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The Journey of Discovery And Indulgence Behind 5 Heritage Jewellery Pieces

Legacy and heritage pieces only ever make brief public appearances and while their beauty is astonishing, how they were acquired and created can be just as fascinating.

By Charlie Co
August 6, 2021

It’s hard not to feel pure rapture when looking at enchanting precious stones. Their innovative if not whimsical designs, and not to mention the mind-bending price tag they usually come with, make them an absolute rare commodity and a statement piece not to be ignored. Dig deeper though and you’ll find in these precious pieces fascinating stories of intriguing indulgences, mystery, and discovery, making them...priceless.

We looked through the archives of some of the oldest jewellery maisons and found five stunning examples of such relics.


Photo: Chaumet

While he was used to creating spectacular ceremonial gems for Empress Joséphine’s official appearances, Marie-Étienne Nitot—founder of French house Chaumet and official jeweller to the Emperor Napoleon—also crafted pieces for her that were lighter to wear and intended for less formal occasions. These everyday wear pieces were typically made with coloured stones. The Empress was known to have developed an appreciation for the intense green of malachite, and so it was common to find the gem on many of her ‘day’ parures like this one. She eventually gave this set made in gold, malachite, pearls, and tortoiseshell (circa 1810) to her daughter-in-law, Augusta-Amelie of Bavaria. The set is supposedly among the very few parures to have survived intact.


Photo: Cartier

Commissioned to Cartier by Mexican screen legend María Félix in 1968, this audacious snake necklace essentially ushered in the graceful serpent into the Cartier universe and today holds a key role among the maison’s animal mythology. Félix was known for portraying larger-than-life characters and was also known for her impeccable and unique style. When she commissioned Cartier to do this piece, she knew what she wanted: a fully articulated, flexible serpent that was studded with diamond scales on the back, and enamel on the stomach. It was not a piece for the faint-hearted. The result was an extraordinary 57-cm long snake necklace made in platinum, white gold, and yellow gold set with 2,473 brilliant and baguette-cut diamonds, weighing a total of over 178 carats, with two pear-shaped emeralds for its eyes. Not only are the stones incredible the techniques used were superb. Its stunning sinuous body and undulations brought to light the brilliance of Cartier’s jewellers, who worked several months to complete this now iconic piece.



Celebrated as one of Italian jeweller Bulgari's most exciting finds, this stunning 1969 sautoir features an amazing 127.35-carat, heart-shaped emerald pendant, and a chain set with cabochon rubies, amethysts, citrines, topazes, turquoise, and emeralds, and enhanced with brilliant-cut diamonds. Aware of its existence, Bulgari searched for this piece for decades and it finally emerged at a Sotheby’s auction in Geneva in 2018. There was a lot of interest in it and after intense bidding, Bulgari acquired the piece, which they learned was once owned by Patricia Bemberg who resided in Switzerland and is now in her 90s. The sautoir was gifted to her by her husband while they were in Rome to celebrate their 23rd wedding anniversary. In 1969, the extraordinary piece was worn by a renowned model called Verushka for a shoot that was published by Vogue US.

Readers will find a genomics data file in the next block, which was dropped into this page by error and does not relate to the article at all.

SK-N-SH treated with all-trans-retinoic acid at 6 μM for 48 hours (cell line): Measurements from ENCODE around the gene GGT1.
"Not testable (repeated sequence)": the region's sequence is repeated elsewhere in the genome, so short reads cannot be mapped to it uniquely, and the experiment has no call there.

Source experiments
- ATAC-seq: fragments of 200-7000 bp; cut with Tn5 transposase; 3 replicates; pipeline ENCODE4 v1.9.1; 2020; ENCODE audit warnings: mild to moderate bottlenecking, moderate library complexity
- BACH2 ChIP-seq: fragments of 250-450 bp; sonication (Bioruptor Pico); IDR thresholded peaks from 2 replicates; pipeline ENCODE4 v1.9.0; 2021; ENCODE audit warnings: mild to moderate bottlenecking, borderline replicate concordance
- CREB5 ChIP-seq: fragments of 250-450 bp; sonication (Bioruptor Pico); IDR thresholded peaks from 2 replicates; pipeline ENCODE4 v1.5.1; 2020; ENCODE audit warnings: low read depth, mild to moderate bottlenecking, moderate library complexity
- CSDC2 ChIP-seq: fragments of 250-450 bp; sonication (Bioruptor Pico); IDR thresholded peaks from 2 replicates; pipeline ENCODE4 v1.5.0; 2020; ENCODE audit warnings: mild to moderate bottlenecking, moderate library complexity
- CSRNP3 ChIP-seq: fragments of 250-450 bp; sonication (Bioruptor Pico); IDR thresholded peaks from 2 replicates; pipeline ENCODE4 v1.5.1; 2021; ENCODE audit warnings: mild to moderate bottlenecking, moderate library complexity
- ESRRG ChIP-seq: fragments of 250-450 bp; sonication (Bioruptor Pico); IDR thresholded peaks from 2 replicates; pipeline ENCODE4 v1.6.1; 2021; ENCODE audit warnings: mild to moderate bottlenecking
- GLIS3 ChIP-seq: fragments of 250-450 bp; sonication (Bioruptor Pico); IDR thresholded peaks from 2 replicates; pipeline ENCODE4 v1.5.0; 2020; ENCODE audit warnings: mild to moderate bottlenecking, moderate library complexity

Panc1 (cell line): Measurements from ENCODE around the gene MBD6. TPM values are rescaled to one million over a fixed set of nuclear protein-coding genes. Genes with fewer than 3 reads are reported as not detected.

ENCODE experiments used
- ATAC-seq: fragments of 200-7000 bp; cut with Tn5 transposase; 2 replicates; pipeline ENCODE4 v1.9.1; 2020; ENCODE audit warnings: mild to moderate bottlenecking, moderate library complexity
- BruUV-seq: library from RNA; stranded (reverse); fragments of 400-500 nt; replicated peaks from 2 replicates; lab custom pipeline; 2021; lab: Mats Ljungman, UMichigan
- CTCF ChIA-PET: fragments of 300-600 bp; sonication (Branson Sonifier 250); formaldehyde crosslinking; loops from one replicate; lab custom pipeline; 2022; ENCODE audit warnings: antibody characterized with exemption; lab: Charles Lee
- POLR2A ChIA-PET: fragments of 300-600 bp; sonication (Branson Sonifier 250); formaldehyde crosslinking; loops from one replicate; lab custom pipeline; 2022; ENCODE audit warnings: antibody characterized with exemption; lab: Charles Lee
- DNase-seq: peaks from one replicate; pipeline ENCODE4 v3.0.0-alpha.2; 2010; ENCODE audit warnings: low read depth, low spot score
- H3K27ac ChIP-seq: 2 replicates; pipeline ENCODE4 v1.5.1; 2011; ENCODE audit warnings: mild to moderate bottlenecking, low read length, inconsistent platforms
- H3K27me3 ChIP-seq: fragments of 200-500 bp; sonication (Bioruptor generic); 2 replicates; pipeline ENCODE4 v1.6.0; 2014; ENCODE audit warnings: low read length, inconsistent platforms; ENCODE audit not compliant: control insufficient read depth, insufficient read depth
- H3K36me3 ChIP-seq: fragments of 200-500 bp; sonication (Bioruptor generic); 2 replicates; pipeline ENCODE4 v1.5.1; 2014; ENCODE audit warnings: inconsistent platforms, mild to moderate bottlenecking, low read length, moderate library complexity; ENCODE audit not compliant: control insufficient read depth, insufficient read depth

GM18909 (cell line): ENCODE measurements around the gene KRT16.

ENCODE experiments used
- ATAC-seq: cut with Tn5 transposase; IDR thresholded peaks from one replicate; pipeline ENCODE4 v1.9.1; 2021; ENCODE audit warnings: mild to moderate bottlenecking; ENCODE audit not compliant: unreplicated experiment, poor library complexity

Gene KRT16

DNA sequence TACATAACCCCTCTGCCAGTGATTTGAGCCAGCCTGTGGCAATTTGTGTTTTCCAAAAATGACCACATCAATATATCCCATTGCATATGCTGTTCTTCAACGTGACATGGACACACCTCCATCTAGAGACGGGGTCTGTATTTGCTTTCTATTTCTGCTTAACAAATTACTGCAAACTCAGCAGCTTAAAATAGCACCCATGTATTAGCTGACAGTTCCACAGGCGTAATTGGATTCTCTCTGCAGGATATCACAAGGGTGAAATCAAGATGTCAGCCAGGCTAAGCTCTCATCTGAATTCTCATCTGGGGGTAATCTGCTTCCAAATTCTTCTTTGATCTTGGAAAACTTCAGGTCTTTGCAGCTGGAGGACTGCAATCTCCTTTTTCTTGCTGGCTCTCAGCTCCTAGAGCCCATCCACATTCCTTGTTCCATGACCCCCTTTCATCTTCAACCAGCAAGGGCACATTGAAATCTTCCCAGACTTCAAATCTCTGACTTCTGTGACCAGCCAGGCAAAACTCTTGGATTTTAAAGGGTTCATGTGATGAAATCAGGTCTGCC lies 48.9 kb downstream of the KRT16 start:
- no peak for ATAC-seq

Photo: Chopard

An exceptionally large 342-carat, D colour, flawless rough diamond emerged from the depths of the Karowe Mine in Botswana, and Chopard’s Co-president and Creative Director Caroline Scheufele immediately flew to Africa to see it in the flesh. She was not disappointed. The jewel would be known as The Garden of Kalahari diamond, which at Chopard’s atelier in Geneva was cut into 23 diamonds, five of which over 20 carats: a 20-carat cushion cut, 25-carat pear shape, 50-carat brilliant cut, 21-carat emerald cut and 26-carat heart shape diamonds. These extraordinary diamonds served as the transformable necklace’s main stones. The extraordinary floral-inspired diamond piece featured five detachable pendants in the form of a banana blossom. It took a full year to complete and five more jewels that include a cuff bracelet, two rings, a secret watch and a pair of earrings make up the set.


Photo: Tiffany & Co

Arguably the only thing that upstaged Lady Gaga at the 91st Academy Awards during her performance alongside Bradley Cooper was the massive fancy yellow diamond that dangled around her neck. That epic diamond would be the Tiffany Diamond, one of the finest and at 287.42 carats, largest fancy yellow diamonds in the world. The stone was unearthed from the Kimberley diamond mine in South Africa in 1877, which Tiffany & Co founder Charles Lewis Tiffany bought for US$18,000. The rough stone was brought to Paris where it was cut into a modified cushion-cut brilliant weighing 128.54 carats with an unprecedented 82 facets—24 more facets than the traditional 58-facet brilliant cut. Before Lady Gaga, only two other women have ever worn the Tiffany Diamond: Mrs Mary Whitehouse, who wore a lavish necklace set with the diamond for the 1957 Tiffany Ball in Newport, Rhode Island, and Audrey Hepburn, who donned a Jean Schlumberger necklace of diamond ribbons surrounding the diamond in publicity photographs for the 1961 film “Breakfast at Tiffany’s.”